Jeff Brumley, religion writer for the Florida Times Union, had an interesting article last Thursday about how the slowdown in the economy has hurt the giving of parishioners of churches around town. Click here for his article.
I found his article headline and sub-headlines interesting:
Offering plates take hit in lean economy
TITHES: Parishioners cut back on their giving to buy gas and food.
MINISTRIES CUT BACK: Less money coming in, but more are in need.
Although Brumley didn't differentiate in his article between large and small churches, a quick review of how the pastors of the areas larger churches are living, including Mac Brunson, would suggest that the weak economy might be affecting their church's giving and their ministries, but not certainly not the pastors' lifestyle.
Looking at the home values of some of the areas most popular churches and ministries reveals that a number of pastors are "living large" in homes well above the average parishioner.
Here are the "Top 5" home values of local pastors...for all but Gilyard and Brunson I have left the names off...I'll let Brumley or someone else publish those:
1. $1,600,00 - Pastor of Mandarin area church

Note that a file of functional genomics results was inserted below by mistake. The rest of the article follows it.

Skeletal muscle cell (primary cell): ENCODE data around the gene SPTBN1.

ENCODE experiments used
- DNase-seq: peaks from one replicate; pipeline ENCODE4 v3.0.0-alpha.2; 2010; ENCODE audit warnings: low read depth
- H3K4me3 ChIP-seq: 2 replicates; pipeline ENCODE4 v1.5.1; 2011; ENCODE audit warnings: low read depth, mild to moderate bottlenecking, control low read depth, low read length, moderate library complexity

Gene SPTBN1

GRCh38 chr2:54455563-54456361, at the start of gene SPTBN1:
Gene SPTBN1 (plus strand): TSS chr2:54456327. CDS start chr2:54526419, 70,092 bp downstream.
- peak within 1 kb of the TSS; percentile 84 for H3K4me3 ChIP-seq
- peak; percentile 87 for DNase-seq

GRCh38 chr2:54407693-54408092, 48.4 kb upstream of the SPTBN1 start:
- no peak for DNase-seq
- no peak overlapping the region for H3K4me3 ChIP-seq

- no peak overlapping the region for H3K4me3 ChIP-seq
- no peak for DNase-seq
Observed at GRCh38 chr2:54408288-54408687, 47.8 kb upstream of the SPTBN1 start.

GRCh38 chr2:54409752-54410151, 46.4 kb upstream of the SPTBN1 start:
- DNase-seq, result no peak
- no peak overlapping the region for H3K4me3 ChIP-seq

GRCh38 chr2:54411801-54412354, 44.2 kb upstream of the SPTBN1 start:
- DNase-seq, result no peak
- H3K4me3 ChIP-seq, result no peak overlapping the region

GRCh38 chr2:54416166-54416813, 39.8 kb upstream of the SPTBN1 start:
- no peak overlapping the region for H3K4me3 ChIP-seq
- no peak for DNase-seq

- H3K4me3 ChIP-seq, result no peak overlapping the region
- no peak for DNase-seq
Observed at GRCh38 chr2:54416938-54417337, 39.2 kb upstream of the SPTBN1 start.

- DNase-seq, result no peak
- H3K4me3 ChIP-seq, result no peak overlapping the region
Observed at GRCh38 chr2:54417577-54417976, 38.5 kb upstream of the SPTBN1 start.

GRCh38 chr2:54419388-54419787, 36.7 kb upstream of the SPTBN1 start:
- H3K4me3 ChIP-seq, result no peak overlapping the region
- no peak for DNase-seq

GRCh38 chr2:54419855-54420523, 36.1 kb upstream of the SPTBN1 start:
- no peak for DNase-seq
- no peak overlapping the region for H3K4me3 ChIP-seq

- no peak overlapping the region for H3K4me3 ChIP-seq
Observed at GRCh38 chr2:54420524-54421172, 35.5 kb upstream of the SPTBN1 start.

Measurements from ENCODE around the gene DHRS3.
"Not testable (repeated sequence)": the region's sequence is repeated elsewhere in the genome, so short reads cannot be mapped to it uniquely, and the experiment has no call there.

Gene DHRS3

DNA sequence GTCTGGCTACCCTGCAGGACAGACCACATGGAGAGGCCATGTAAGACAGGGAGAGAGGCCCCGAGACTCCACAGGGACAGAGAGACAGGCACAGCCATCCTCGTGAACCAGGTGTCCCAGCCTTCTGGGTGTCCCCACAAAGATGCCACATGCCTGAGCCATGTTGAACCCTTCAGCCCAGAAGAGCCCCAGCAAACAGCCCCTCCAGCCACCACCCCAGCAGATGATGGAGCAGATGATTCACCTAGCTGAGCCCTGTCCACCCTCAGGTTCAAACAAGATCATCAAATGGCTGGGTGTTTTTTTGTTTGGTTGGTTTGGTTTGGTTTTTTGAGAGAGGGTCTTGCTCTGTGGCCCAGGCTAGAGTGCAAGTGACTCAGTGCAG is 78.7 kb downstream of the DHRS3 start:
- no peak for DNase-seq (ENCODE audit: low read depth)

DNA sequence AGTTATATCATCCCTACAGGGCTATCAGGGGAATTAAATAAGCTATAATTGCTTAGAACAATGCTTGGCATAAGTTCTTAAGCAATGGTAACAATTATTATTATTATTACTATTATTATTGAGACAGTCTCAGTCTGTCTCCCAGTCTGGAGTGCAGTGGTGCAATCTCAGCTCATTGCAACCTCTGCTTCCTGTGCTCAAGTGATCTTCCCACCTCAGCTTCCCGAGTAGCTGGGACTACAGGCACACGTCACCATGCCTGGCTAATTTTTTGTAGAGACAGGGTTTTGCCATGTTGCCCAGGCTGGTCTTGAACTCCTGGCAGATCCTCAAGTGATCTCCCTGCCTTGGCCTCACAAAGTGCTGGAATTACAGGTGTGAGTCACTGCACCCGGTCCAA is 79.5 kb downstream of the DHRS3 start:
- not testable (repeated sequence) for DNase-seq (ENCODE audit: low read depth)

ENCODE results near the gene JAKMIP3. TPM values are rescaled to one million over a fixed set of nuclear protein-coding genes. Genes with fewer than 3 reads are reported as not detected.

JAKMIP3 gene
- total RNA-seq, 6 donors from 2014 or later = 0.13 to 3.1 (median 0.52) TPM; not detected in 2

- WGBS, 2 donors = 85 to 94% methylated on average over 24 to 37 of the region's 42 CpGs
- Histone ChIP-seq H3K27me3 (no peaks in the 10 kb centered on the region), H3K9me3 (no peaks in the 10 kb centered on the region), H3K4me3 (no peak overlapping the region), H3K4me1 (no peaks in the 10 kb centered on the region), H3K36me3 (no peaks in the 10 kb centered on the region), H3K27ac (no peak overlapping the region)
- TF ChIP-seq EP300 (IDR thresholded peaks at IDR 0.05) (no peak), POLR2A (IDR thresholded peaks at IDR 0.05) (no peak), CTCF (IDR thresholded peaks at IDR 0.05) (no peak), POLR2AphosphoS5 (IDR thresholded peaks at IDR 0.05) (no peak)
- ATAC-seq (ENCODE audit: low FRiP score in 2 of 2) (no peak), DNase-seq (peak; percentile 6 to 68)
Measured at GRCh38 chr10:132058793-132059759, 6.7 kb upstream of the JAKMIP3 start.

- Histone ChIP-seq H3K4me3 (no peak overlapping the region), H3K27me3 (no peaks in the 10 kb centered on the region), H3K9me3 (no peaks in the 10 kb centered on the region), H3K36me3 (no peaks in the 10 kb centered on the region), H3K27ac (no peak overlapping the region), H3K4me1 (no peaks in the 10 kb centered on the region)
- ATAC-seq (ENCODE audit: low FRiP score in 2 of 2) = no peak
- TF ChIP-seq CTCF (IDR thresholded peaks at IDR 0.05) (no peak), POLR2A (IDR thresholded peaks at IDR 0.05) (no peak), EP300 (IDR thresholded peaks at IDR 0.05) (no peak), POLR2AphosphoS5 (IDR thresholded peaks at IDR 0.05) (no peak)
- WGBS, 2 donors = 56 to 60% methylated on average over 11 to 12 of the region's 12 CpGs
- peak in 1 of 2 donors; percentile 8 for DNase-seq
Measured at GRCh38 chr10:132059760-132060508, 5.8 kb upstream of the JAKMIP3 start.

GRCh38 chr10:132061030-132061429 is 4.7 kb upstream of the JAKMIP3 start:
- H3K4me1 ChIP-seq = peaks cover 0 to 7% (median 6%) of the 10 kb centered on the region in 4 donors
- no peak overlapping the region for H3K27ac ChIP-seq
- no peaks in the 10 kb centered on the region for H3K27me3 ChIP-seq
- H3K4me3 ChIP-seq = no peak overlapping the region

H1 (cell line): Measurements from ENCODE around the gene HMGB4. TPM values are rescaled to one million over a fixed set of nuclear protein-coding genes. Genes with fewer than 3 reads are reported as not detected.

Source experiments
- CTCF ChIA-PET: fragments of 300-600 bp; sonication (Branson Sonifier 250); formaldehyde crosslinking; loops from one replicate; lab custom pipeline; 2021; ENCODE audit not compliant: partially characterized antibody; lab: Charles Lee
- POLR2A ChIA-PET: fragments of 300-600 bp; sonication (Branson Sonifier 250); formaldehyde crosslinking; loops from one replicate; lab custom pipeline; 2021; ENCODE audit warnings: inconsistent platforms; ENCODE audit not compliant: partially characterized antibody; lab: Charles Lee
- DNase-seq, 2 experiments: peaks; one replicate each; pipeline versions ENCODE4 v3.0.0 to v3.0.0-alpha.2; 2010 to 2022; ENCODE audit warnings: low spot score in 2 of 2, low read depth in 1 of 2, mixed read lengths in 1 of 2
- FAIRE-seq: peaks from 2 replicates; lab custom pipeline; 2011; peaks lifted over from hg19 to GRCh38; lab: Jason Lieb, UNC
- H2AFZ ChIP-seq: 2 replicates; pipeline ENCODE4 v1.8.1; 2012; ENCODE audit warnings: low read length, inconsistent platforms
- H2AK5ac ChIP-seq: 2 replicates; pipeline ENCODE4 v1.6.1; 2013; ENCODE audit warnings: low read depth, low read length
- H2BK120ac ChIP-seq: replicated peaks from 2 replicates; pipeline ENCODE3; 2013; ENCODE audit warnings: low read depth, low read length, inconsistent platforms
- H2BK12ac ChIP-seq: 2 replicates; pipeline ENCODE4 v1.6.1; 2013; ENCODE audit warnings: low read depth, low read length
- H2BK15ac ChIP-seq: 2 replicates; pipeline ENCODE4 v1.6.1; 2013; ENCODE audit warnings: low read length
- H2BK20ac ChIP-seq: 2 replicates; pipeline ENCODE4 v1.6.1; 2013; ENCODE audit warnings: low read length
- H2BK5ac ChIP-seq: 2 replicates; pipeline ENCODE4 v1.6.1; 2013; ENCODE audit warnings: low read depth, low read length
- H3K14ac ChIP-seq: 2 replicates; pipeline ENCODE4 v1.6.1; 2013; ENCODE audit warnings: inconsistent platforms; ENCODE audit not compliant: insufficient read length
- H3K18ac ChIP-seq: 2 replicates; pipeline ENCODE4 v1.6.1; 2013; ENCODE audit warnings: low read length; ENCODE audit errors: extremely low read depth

2. $1,100,000 - Pastor of local church and TV minister
3. $1,030,000 - Mac Brunson, Pastor of FBC Jacksonville
4. $992,000 - Pastor of historic Baptist church
5. $724,000 - Darrel Gilyard, former Shiloh Pastor
All but FBC Jax are predominantly African American churches.
All but Mac Brunson have lengthy tenures at their church of 10 years or more. Mac began construction of his home just weeks after he arrived in Jacksonville in 2006, on the $300,000 1/2 acre lot given to Mac just weeks after he took the helm of FBC Jax.
The only Southern Baptist Convention church in the list is Mac Brunson at $1.03 million.
Two of these top 5 churches have pastors or former pastors serving on Mayor Peyton's crime prevention steering committee, both have woeful attendance records at the committee meetings of less than 30%.
The other pastors of rather large local churches, some of them multi-campus, some even that are on TV in the local market, are in the $500k and below range.
Do you suppose if the economy gets much worse it will be harder for parishioners to stroke their weekly check, knowing that while they are getting the squeeze, their pastors are living large?